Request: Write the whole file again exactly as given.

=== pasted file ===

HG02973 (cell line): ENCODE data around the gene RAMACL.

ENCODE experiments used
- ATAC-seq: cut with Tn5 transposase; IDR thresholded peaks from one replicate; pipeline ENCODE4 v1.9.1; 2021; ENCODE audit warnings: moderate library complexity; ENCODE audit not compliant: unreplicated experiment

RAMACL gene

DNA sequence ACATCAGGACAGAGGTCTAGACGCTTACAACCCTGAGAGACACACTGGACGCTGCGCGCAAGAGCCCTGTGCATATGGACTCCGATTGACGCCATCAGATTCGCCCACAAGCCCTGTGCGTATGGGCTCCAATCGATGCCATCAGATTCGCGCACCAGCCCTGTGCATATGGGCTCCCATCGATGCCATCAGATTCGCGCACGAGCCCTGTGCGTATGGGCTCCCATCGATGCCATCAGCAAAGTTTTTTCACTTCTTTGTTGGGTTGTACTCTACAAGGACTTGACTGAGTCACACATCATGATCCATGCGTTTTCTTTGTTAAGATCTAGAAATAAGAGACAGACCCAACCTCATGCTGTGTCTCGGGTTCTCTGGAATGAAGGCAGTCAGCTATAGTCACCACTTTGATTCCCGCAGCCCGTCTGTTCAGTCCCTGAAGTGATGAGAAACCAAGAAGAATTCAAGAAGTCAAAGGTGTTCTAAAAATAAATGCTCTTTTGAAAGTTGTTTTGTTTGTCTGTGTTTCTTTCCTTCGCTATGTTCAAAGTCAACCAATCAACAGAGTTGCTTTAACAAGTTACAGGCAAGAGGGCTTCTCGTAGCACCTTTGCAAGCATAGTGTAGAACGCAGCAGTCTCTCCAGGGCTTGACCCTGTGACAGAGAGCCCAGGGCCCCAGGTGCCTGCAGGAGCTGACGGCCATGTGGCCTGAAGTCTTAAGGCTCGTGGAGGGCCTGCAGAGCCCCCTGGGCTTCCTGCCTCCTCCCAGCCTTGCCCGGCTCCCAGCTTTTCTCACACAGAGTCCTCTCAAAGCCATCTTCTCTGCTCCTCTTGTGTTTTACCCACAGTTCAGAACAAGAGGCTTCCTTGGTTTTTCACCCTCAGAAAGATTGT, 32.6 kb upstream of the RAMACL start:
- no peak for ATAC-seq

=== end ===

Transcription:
HG02973 (cell line): ENCODE data around the gene RAMACL.

ENCODE experiments used
- ATAC-seq: cut with Tn5 transposase; IDR thresholded peaks from one replicate; pipeline ENCODE4 v1.9.1; 2021; ENCODE audit warnings: moderate library complexity; ENCODE audit not compliant: unreplicated experiment

RAMACL gene

DNA sequence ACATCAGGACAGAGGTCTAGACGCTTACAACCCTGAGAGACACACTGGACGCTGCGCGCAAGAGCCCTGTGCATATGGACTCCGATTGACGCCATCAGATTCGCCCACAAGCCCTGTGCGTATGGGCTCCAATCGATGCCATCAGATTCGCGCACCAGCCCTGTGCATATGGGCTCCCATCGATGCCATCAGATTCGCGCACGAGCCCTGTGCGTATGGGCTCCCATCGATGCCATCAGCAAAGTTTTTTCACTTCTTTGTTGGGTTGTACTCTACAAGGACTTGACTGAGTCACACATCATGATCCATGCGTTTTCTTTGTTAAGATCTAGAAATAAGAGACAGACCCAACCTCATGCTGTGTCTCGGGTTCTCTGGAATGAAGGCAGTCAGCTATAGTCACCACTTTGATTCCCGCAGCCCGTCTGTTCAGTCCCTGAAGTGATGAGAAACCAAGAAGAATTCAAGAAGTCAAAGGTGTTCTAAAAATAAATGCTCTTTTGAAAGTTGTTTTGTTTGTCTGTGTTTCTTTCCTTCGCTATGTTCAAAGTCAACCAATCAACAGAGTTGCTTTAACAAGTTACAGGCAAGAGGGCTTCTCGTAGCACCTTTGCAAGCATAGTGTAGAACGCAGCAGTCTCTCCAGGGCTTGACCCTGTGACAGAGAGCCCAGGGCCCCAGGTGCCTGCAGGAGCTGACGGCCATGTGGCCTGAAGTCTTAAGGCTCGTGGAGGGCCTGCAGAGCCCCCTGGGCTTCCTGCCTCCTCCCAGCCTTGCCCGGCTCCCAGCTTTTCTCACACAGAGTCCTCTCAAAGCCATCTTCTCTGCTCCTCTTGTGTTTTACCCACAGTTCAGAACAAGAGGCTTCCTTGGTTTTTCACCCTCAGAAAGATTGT, 32.6 kb upstream of the RAMACL start:
- no peak for ATAC-seq